Response to Letter Regarding Article, “Standard-Dose Intravenous Tissue-Type Plasminogen Activator for Stroke Is Better Than Low Doses”
We thank Doctor Chao et al for their advices on our recent study that whether lower-dose intravenous tissue-type plasminogen activator (tPA) for stroke is as effective and safe as the standard dose.1
When we want to compare the outcomes of ≥2 treatment groups for nonrandomized study, we must adjust the difference of baseline variables. Usually, there are 2 methods for choosing baseline variables included in the multivariable model for calculating adjusted odds ratio. First, we can just choose all significant baseline variables in the univariable analysis. Second, we can choose all possible variables that may affect outcomes according to our clinical experience or the result of other studies. Which of the 2 methods is good is still a matter of debate. But the number of variables you can choose for the multivariable model is related to the sample size of your study. In our study, we used the first method. And in our study, 2-tailed P value of <0.05 was considered to be statistically significant. So age was not a significant baseline variable in the univariable analysis and was not included for adjustment during the analysis. And in our study, even age was included for adjustment during the analysis, and the only effect is that there may be no significant difference in the rate of symptomatic intracranial hemorrhage between 0.7 to 0.85 group and 0.85 to 0.95 group. The study still suggests that standard-dose intravenous tPA for stroke had more favorable outcome without increasing the risk of symptomatic intracranial hemorrhage than low-dose tPA. About other questions, for example, the imbalance of sample size and patient selection in different dosage groups, we had also talked about in the limitations of our study.1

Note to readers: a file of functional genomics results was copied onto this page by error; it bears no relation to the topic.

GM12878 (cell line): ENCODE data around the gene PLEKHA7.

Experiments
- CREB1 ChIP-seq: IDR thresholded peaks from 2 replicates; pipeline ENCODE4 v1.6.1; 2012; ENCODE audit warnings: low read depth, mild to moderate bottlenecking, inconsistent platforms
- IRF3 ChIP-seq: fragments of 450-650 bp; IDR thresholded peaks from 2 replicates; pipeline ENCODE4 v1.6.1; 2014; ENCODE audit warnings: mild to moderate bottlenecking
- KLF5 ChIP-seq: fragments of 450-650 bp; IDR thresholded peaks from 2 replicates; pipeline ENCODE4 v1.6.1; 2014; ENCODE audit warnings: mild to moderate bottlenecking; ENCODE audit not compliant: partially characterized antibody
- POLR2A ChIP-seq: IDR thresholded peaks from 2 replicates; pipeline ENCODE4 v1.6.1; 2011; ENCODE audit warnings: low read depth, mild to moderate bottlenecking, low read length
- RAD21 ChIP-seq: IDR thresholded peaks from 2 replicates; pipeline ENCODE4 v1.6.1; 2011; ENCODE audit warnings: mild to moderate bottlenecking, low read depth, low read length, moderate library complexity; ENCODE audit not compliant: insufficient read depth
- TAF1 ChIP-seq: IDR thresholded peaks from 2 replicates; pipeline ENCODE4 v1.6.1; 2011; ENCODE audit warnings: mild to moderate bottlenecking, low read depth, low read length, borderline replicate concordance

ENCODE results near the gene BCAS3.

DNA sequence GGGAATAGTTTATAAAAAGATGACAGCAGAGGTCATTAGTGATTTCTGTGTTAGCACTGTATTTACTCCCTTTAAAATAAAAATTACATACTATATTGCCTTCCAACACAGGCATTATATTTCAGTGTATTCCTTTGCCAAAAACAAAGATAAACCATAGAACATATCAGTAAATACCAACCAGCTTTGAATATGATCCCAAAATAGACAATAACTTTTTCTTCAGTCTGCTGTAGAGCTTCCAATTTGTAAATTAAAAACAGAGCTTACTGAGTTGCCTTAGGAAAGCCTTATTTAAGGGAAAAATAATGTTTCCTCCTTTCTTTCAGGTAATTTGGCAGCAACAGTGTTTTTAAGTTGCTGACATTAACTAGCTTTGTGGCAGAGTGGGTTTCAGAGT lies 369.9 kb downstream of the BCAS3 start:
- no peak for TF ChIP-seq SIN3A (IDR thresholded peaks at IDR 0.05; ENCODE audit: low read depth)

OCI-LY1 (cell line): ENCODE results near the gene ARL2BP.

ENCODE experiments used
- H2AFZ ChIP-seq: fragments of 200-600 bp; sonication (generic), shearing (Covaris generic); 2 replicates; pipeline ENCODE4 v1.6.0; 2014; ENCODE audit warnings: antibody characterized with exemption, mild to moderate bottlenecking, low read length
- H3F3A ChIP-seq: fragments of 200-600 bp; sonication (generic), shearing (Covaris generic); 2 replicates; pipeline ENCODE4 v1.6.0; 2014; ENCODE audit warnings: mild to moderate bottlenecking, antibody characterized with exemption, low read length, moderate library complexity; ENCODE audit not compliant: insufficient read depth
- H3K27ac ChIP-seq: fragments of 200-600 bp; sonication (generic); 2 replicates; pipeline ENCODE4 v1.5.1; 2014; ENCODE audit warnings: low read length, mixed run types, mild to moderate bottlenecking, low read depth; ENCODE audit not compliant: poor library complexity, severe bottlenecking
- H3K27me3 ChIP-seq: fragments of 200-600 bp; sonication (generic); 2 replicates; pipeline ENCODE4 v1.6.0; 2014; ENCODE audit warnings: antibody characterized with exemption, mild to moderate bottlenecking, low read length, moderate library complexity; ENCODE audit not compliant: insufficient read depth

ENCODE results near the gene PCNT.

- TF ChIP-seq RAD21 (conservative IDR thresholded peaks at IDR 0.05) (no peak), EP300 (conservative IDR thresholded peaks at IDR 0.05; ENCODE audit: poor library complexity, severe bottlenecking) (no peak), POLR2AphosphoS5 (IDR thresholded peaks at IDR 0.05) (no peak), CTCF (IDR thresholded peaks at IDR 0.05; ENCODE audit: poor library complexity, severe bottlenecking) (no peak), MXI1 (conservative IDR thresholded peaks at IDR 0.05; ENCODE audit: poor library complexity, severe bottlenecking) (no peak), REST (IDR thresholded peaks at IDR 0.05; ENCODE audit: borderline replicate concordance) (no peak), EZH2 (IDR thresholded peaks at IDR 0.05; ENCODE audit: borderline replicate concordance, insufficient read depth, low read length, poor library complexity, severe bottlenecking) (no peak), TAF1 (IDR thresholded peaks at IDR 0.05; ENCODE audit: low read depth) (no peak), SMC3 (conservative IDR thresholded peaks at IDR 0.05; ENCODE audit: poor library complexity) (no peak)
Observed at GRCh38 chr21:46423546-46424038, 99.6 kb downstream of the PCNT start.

There has never been any randomized clinical trial to test different doses of tPA in acute ischemic stroke. Therefore, there is controversy on the optimal dose of tPA. In theory, the lower dose may lower bleeding risk and also lower the chance of revascularization. So what we want to do is to find a best balance point of dose.
From earlier studies, we find that tPA is also safe for Asians, whether used in a standard or in low dose. Compared with western population, symptomatic intracranial hemorrhage was not increased significantly. And, using the standard-dose tPA showed a nonsignificant trend toward better functional outcomes.2,3 We also read with great interest the article of Chao et al.4 From Table II in the online-only Data Supplement, “Comparisons of treatment results between patients receiving dose of 0.9 mg/kg and those receiving lower doses of rt-PA”, except for 0.6 mg/kg group, the study also showed similar trend in 0.7 to 0.9 mg/kg groups. For 0.6 mg/kg group, the result seems to be difficult to understand because it had both higher symptomatic intracranial hemorrhage rate and higher good clinical outcome.
We also agree that age is the one of most important prognostic factors for patients receiving tPA treatment. For older people, with increase in tPA dose, the bleeding risk may increase more obviously than the benefit of recanalization. But for the study by Chao et al, I think if the difference of the baseline variables could be adjusted when comparing the outcomes of different dosage groups of 71- to 80-years-old patients, the result should be more convincing.
Xiaoling Liao, MD
Yilong Wang, MD
Yongjun Wang, MD
Department of Neurology, Beijing Tiantan Hospital
Capital Medical University
China National Clinical Research Center
for Neurological Diseases
Center of Stroke, Beijing Institute for Brain Disorders
Beijing Key Laboratory of Translational Medicine
for Cerebrovascular Disease
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- © 2014 American Heart Association, Inc.
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